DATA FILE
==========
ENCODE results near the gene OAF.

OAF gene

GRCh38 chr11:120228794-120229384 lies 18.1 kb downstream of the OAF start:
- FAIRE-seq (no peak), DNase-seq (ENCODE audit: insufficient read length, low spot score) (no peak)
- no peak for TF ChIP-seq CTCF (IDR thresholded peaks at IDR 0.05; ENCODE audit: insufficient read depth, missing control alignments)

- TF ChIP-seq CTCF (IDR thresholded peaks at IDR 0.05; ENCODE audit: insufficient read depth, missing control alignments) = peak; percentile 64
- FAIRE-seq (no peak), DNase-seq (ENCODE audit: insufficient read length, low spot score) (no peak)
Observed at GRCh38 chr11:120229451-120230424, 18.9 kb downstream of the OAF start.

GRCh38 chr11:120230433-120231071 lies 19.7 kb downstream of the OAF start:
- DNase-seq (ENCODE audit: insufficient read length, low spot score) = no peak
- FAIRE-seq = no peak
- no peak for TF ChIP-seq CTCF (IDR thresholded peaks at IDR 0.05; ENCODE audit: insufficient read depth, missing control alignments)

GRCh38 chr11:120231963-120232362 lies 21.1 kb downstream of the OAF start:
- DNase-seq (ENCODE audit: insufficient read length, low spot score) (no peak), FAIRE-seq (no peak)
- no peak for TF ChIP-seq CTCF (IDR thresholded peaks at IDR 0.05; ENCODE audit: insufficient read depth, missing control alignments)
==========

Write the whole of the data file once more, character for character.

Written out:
ENCODE results near the gene OAF.

OAF gene

GRCh38 chr11:120228794-120229384 lies 18.1 kb downstream of the OAF start:
- FAIRE-seq (no peak), DNase-seq (ENCODE audit: insufficient read length, low spot score) (no peak)
- no peak for TF ChIP-seq CTCF (IDR thresholded peaks at IDR 0.05; ENCODE audit: insufficient read depth, missing control alignments)

- TF ChIP-seq CTCF (IDR thresholded peaks at IDR 0.05; ENCODE audit: insufficient read depth, missing control alignments) = peak; percentile 64
- FAIRE-seq (no peak), DNase-seq (ENCODE audit: insufficient read length, low spot score) (no peak)
Observed at GRCh38 chr11:120229451-120230424, 18.9 kb downstream of the OAF start.

GRCh38 chr11:120230433-120231071 lies 19.7 kb downstream of the OAF start:
- DNase-seq (ENCODE audit: insufficient read length, low spot score) = no peak
- FAIRE-seq = no peak
- no peak for TF ChIP-seq CTCF (IDR thresholded peaks at IDR 0.05; ENCODE audit: insufficient read depth, missing control alignments)

GRCh38 chr11:120231963-120232362 lies 21.1 kb downstream of the OAF start:
- DNase-seq (ENCODE audit: insufficient read length, low spot score) (no peak), FAIRE-seq (no peak)
- no peak for TF ChIP-seq CTCF (IDR thresholded peaks at IDR 0.05; ENCODE audit: insufficient read depth, missing control alignments)